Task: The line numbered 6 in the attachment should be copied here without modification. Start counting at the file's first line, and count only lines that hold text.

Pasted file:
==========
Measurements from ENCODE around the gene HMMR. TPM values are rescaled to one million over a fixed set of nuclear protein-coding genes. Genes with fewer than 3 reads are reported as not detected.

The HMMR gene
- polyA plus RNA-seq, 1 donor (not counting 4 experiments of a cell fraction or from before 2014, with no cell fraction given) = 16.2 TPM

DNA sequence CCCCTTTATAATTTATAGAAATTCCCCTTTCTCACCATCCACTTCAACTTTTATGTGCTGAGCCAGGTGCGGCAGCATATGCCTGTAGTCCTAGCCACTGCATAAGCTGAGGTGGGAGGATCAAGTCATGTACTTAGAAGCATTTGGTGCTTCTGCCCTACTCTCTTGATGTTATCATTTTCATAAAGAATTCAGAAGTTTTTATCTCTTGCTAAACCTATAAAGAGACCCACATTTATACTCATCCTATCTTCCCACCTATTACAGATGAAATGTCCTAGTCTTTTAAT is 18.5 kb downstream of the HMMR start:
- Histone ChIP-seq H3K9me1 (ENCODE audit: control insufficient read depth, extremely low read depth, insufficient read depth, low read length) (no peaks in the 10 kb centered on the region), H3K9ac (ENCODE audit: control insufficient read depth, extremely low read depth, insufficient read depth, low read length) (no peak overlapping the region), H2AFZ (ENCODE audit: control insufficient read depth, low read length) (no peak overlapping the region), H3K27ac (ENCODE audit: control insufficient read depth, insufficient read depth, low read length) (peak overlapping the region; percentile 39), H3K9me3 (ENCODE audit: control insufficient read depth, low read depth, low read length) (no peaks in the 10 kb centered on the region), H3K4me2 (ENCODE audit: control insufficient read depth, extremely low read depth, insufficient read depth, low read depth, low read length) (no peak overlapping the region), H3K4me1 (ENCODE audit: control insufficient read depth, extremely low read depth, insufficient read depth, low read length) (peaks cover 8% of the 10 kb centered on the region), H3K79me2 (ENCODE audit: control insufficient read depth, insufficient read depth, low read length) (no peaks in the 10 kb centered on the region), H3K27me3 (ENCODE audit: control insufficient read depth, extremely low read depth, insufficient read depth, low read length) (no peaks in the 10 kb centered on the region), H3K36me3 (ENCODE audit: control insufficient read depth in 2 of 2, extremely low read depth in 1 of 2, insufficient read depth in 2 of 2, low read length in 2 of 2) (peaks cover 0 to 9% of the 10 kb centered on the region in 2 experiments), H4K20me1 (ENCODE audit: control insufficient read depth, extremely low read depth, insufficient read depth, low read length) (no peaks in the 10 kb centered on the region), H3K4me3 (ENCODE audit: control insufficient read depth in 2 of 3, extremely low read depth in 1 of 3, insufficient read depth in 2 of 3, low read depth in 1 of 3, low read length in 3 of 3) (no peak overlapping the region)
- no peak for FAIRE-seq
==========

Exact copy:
- no peak for FAIRE-seq